Galatea has since expanded to partner with blood banks and hospitals in Colombia, Paraguay, Mexico, Puerto Rico, and throughout Latin America to collect genetic samples. Bustamante is especially interested in using this genetic information to understand how responsive a patient will be to a particular drug. For instance, Puerto Ricans and Mexicans bookend the spectrum when it comes to asthma rates in the Americas: Puerto Ricans have the highest asthma rates while Mexicans have the lowest. Puerto Ricans also have the lowest response to albuterol, which is the most prescribed medication for asthma. Bustamante says that a person’s response to the drug depends on a combination of environment, genes, and possibly epigenetics: “We’re trying to work with groups that are interested in these kinds of problems, and eventually improve the compendium of medications that can benefit everybody.”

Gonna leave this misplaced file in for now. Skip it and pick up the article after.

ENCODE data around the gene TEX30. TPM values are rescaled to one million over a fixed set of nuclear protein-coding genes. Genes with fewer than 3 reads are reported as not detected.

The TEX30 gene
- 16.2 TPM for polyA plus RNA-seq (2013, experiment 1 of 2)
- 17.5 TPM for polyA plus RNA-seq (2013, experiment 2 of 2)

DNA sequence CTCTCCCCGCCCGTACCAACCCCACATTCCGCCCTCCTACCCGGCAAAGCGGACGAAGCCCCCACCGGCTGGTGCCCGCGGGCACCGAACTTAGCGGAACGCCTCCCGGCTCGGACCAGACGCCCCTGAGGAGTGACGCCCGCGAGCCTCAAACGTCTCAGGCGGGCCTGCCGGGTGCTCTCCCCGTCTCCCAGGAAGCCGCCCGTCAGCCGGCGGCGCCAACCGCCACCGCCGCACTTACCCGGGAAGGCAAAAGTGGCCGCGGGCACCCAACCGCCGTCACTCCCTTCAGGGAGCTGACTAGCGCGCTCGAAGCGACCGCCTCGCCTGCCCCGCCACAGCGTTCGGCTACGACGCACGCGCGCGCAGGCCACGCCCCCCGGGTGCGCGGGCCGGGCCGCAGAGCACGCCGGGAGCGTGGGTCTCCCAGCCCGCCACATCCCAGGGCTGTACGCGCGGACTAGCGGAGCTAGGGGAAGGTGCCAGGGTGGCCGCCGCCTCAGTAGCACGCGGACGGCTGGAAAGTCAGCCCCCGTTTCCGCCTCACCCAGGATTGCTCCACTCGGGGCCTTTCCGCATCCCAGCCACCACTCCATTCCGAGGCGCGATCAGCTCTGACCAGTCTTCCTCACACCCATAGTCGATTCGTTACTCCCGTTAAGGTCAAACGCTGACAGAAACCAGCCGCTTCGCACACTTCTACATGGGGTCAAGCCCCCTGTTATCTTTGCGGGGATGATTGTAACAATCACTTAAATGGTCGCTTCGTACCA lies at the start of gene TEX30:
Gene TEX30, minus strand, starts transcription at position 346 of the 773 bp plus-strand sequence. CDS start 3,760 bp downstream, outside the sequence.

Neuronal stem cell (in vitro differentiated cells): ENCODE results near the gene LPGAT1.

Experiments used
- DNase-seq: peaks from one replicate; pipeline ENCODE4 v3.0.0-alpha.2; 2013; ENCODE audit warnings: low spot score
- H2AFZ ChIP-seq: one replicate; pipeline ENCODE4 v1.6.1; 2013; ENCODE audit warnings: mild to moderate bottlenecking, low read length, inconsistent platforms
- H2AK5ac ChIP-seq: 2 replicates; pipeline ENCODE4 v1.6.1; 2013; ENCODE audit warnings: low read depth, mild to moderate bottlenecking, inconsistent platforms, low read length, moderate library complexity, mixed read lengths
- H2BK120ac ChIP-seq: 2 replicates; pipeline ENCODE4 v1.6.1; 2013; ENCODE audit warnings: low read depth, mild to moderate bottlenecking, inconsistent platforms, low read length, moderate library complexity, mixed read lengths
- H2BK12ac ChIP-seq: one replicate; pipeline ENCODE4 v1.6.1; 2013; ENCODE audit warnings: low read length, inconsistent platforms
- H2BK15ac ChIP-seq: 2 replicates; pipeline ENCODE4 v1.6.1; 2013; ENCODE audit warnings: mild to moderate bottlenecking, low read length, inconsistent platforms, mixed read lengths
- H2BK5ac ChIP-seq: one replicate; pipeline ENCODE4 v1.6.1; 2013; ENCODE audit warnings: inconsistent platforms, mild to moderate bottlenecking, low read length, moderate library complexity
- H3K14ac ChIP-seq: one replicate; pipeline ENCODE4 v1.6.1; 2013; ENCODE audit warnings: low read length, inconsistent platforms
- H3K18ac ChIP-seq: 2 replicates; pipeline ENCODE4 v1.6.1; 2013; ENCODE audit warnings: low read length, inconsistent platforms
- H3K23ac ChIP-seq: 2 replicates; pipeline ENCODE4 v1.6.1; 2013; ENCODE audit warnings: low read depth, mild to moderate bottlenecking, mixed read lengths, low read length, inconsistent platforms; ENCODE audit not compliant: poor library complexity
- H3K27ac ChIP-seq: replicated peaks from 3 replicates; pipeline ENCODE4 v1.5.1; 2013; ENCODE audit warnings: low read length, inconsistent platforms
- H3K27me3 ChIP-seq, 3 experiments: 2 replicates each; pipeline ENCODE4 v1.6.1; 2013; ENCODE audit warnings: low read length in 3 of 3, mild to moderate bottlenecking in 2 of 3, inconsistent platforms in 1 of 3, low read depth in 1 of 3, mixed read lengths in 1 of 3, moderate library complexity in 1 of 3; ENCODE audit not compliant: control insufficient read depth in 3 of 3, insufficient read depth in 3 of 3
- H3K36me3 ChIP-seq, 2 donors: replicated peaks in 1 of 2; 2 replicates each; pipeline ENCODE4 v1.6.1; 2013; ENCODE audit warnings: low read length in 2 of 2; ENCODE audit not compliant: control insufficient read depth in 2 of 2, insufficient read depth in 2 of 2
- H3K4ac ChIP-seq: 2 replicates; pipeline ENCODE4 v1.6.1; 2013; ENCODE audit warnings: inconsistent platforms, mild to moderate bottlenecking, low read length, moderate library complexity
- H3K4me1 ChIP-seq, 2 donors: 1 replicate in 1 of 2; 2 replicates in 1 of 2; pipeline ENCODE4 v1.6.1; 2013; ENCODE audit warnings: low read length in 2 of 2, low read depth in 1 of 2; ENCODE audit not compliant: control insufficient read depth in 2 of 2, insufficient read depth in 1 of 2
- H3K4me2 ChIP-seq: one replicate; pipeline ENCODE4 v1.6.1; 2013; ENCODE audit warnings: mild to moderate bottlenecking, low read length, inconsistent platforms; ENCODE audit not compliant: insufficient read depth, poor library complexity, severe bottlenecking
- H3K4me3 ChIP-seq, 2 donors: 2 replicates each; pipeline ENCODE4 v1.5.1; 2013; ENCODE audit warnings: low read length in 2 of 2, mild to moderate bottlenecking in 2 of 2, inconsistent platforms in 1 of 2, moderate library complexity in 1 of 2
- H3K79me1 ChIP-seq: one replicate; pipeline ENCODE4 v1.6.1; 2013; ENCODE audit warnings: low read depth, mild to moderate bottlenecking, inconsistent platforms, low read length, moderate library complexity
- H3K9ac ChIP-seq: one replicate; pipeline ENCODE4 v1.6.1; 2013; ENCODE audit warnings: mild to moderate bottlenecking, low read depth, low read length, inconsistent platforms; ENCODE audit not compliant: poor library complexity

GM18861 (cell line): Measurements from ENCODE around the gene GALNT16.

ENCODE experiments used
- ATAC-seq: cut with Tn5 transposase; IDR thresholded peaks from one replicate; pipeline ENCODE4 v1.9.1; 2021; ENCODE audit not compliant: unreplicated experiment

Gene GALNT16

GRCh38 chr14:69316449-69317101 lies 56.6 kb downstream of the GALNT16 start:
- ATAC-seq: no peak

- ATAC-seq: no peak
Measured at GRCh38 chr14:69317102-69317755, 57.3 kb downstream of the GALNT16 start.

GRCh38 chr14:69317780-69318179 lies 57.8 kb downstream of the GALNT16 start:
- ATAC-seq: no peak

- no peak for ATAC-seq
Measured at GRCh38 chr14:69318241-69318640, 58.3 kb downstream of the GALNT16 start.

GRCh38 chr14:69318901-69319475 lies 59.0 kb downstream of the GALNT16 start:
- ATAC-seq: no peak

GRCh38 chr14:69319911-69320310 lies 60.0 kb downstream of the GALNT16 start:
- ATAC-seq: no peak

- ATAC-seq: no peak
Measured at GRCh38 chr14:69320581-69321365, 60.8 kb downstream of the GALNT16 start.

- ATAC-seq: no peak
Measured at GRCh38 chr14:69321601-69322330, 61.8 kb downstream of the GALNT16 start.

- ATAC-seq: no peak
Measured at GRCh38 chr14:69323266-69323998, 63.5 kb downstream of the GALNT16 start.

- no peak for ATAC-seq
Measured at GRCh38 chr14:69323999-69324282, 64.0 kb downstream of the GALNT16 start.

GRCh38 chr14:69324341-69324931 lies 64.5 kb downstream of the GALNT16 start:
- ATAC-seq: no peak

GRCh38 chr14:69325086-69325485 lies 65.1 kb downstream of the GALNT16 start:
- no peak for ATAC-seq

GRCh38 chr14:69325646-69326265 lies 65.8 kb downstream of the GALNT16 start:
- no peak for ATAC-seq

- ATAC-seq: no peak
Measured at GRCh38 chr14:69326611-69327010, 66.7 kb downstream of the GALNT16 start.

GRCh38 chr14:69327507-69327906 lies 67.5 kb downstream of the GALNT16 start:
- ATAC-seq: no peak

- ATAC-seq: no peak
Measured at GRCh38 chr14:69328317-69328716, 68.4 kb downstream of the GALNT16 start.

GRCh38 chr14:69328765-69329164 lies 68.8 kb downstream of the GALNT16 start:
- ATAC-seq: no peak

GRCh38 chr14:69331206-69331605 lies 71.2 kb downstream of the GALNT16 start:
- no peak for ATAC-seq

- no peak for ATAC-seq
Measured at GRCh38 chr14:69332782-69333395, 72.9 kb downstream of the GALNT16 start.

In addition to sampling from relevant populations, he’s also looking to give back to the individuals and communities who contribute to the Biobank of the Americas. Currently, participants who submit their samples can access their own ancestry test results—or they can always opt out of the project if they later change their minds. “It’s all part of the right way of doing research, engaging the community, and being really upfront about what we’re doing, why we’re doing it, and what people can learn,” he says. Galatea Bio also offers clinical genetic laboratory-developed tests, including whole-genome sequencing, whole-exome sequencing, and ancestry-adjusted panels for autism, hereditary cancer, immune dysregulation, cardiovascular disease, thyroid disease, and pharmacogenomics.

Bustamante hopes that the biobank Galatea is building can eventually facilitate an exchange of knowledge among investigators, individuals, and communities. Their goal is to have 10 million data points; the biobank currently has about half a million. “We’ll be at over a million by the end of this year, and we should be at 10 million by, say, 2026,” Bustamante says. “We already have one of the most diverse biobanks in the world. And we’re really looking forward to being able to make use of the health care data that’s been entrusted to us and do right by the communities we’re working with.”